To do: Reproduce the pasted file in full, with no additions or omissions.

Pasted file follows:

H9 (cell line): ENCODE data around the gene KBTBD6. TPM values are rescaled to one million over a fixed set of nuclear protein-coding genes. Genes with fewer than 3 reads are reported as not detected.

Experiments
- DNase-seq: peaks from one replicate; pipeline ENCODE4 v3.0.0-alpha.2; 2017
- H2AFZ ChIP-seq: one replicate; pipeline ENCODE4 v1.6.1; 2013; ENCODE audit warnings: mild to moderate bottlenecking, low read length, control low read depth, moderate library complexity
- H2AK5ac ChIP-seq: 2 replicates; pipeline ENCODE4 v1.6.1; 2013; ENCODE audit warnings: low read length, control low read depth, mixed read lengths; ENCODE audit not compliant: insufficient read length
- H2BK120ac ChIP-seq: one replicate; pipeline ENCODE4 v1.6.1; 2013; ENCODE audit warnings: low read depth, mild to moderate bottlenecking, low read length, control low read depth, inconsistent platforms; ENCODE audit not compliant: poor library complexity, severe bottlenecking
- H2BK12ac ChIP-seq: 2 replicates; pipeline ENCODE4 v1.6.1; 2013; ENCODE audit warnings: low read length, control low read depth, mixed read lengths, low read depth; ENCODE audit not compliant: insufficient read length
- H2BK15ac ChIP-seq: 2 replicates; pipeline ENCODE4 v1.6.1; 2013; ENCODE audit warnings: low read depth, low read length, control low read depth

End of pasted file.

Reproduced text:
H9 (cell line): ENCODE data around the gene KBTBD6. TPM values are rescaled to one million over a fixed set of nuclear protein-coding genes. Genes with fewer than 3 reads are reported as not detected.

Experiments
- DNase-seq: peaks from one replicate; pipeline ENCODE4 v3.0.0-alpha.2; 2017
- H2AFZ ChIP-seq: one replicate; pipeline ENCODE4 v1.6.1; 2013; ENCODE audit warnings: mild to moderate bottlenecking, low read length, control low read depth, moderate library complexity
- H2AK5ac ChIP-seq: 2 replicates; pipeline ENCODE4 v1.6.1; 2013; ENCODE audit warnings: low read length, control low read depth, mixed read lengths; ENCODE audit not compliant: insufficient read length
- H2BK120ac ChIP-seq: one replicate; pipeline ENCODE4 v1.6.1; 2013; ENCODE audit warnings: low read depth, mild to moderate bottlenecking, low read length, control low read depth, inconsistent platforms; ENCODE audit not compliant: poor library complexity, severe bottlenecking
- H2BK12ac ChIP-seq: 2 replicates; pipeline ENCODE4 v1.6.1; 2013; ENCODE audit warnings: low read length, control low read depth, mixed read lengths, low read depth; ENCODE audit not compliant: insufficient read length
- H2BK15ac ChIP-seq: 2 replicates; pipeline ENCODE4 v1.6.1; 2013; ENCODE audit warnings: low read depth, low read length, control low read depth